Bruce Springsteen has endorsed Barack Obama — and in the process has handed the candidate a lifeline in the debate over his comments about “bitter” Americans in small towns.
Springsteen wrote on his Website, “At the moment, critics have tried to diminish Senator Obama through the exaggeration of certain of his comments and relationships. While these matters are worthy of some discussion, they have been ripped out of the context and fabric of the man’s life and vision, so well described in his excellent book, Dreams of My Father, often in order to distract us from discussing the real issues: war and peace, the fight for economic and racial justice, reaffirming our Constitution, and the protection and enhancement of our environment.”
In endorsing Obama, Springsteen wrote that he chose the candidate because he is “head and shoulders above the rest.”
“He has the depth, the reflectiveness, and the resilience to be our next President. He speaks to the America I’ve envisioned in my music for the past 35 years, a generous nation with a citizenry willing to tackle nuanced and complex problems, a country that’s interested in its collective destiny and in the potential of its gathered spirit. A place where “…nobody crowds you, and nobody goes it alone.””
Springsteen didn’t back any candidate in the primary in the last election cycle, but he did throw his support behind John Kerry in the 2004 general election. he toured around the country for concerts with a handful of other musicians, and appeared with Kerry at October rallies that year in Columbus, Ohio and Madison, Wis. (below) It drew tens of thousands of supporters, and turned out to be one of the Kerry campaign’s high points, even if Springsteen’s support didn’t put him over the top.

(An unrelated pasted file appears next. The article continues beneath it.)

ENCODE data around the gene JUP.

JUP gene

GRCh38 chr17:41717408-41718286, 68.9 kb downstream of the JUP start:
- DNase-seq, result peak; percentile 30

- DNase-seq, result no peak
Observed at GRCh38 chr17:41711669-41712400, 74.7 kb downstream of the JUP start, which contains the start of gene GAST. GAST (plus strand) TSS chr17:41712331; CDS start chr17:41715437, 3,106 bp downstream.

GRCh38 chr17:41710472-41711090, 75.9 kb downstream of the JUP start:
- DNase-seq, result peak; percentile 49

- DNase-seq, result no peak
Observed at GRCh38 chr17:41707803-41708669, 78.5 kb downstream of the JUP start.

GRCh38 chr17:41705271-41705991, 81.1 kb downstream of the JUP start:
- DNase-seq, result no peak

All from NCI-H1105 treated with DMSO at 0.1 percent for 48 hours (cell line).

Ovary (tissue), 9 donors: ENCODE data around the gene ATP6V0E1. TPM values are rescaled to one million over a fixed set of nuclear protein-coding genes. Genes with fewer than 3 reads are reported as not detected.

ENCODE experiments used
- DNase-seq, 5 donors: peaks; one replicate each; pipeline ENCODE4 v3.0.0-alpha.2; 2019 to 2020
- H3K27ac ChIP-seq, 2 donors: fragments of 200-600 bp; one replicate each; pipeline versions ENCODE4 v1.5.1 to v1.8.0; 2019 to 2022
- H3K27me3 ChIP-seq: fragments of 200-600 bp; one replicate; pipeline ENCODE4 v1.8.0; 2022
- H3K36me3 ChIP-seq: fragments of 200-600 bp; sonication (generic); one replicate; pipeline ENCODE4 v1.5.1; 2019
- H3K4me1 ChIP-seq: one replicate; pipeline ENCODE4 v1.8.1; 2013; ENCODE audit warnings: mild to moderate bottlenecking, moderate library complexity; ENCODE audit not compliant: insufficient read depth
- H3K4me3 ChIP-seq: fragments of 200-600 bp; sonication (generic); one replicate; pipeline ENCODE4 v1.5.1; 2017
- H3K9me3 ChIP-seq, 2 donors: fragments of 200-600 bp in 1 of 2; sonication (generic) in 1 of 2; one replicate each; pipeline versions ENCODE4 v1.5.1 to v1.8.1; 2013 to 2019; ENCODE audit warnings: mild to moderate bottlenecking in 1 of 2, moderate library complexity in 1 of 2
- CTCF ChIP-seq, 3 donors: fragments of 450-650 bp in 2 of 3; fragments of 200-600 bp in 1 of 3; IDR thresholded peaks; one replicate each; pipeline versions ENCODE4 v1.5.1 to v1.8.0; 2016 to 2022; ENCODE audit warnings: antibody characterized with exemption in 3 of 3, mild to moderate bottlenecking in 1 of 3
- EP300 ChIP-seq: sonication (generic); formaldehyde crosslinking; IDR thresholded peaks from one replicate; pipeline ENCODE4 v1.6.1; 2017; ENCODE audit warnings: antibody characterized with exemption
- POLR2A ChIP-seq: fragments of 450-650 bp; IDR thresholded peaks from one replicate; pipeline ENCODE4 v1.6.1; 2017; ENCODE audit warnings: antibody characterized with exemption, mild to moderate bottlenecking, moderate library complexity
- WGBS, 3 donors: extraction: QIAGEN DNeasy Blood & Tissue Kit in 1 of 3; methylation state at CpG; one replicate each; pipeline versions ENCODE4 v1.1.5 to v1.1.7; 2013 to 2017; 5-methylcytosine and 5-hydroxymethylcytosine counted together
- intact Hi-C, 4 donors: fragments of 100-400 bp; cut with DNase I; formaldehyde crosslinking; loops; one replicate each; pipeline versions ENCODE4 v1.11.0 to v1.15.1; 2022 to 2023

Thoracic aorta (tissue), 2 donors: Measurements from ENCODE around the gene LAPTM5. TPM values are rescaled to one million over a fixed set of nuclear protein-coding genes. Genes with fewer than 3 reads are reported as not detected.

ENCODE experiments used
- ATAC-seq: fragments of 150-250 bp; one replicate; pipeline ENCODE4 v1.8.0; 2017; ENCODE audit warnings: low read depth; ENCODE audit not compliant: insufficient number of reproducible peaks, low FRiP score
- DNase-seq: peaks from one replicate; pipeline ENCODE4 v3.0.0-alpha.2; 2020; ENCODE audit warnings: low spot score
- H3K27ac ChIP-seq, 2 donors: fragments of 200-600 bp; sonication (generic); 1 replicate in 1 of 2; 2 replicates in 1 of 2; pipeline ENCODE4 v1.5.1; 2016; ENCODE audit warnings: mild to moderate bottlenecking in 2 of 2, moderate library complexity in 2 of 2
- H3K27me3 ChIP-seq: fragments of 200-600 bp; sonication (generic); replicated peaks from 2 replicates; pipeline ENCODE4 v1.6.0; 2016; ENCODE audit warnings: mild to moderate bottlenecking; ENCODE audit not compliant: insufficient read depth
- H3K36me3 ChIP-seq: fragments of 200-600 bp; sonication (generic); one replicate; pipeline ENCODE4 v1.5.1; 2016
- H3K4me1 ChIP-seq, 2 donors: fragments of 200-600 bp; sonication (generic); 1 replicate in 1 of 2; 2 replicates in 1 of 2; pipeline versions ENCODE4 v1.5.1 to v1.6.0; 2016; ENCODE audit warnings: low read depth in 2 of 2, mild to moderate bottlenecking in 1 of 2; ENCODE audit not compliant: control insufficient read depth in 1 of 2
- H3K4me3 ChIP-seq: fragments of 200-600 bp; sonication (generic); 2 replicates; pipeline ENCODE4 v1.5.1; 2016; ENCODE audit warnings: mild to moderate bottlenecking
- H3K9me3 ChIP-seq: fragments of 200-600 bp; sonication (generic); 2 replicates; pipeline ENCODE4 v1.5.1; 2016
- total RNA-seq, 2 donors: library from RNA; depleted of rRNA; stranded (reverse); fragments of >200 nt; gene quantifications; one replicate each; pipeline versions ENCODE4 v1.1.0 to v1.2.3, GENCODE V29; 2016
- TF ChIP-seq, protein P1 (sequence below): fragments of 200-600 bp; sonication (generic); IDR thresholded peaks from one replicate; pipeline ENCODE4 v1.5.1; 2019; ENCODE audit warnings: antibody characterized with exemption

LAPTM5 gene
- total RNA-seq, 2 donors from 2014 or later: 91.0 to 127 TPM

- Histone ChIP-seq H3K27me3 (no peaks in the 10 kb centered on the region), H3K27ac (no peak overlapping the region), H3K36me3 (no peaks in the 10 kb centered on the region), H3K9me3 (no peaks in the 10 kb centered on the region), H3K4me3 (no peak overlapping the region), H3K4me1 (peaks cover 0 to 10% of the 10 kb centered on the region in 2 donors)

Obama said of the endorsement, “The America that Bruce Springsteen has spoken about through song is one of big dreams, unyielding hope, and a resilient, hardworking people who struggle and sacrifice for a country as good as its promise. It’s a story I know and a vision I share for our future, and that’s why I’m so honored to have his support in this journey.”
There is no word on whether Springsteen will campaign for Obama. The Boss does have concert appearances scheduled in Charlotte, N.C. on April 27 and in Greensboro on April 28 in advance of the primary in that state.
What will be interesting is whether Hillary Clinton continues to use one of Springsteen’s songs, “The Rising,” in her campaign appearances.
Lara Bergthold, who was national deputy political director for John Kerry in 2004 and coordinated Hollywood outreach, notes that although she’s unsure of what impact the endorsement ultimately will have for Obama, his support “will make for a helluva inauguration party.”